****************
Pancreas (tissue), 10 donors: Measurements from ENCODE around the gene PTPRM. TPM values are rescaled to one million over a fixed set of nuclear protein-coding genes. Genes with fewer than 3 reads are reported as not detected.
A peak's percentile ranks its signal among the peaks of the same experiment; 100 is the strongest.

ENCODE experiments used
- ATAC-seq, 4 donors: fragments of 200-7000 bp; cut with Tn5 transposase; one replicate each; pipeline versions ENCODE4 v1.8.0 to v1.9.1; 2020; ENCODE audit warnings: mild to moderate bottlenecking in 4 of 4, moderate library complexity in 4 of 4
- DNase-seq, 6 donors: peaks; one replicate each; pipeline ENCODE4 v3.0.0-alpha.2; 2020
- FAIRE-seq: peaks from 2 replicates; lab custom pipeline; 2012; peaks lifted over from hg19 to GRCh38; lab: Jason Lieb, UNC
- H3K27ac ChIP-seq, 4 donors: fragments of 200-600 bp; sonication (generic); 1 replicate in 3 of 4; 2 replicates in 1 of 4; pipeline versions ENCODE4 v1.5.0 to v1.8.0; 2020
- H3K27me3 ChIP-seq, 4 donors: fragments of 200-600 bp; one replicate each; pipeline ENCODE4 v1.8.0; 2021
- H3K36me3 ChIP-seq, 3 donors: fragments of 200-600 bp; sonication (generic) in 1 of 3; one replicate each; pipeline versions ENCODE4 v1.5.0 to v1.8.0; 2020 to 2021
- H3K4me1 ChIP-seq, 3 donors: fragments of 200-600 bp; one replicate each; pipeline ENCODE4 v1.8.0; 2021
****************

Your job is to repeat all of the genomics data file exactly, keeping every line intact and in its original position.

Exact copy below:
Pancreas (tissue), 10 donors: Measurements from ENCODE around the gene PTPRM. TPM values are rescaled to one million over a fixed set of nuclear protein-coding genes. Genes with fewer than 3 reads are reported as not detected.
A peak's percentile ranks its signal among the peaks of the same experiment; 100 is the strongest.

ENCODE experiments used
- ATAC-seq, 4 donors: fragments of 200-7000 bp; cut with Tn5 transposase; one replicate each; pipeline versions ENCODE4 v1.8.0 to v1.9.1; 2020; ENCODE audit warnings: mild to moderate bottlenecking in 4 of 4, moderate library complexity in 4 of 4
- DNase-seq, 6 donors: peaks; one replicate each; pipeline ENCODE4 v3.0.0-alpha.2; 2020
- FAIRE-seq: peaks from 2 replicates; lab custom pipeline; 2012; peaks lifted over from hg19 to GRCh38; lab: Jason Lieb, UNC
- H3K27ac ChIP-seq, 4 donors: fragments of 200-600 bp; sonication (generic); 1 replicate in 3 of 4; 2 replicates in 1 of 4; pipeline versions ENCODE4 v1.5.0 to v1.8.0; 2020
- H3K27me3 ChIP-seq, 4 donors: fragments of 200-600 bp; one replicate each; pipeline ENCODE4 v1.8.0; 2021
- H3K36me3 ChIP-seq, 3 donors: fragments of 200-600 bp; sonication (generic) in 1 of 3; one replicate each; pipeline versions ENCODE4 v1.5.0 to v1.8.0; 2020 to 2021
- H3K4me1 ChIP-seq, 3 donors: fragments of 200-600 bp; one replicate each; pipeline ENCODE4 v1.8.0; 2021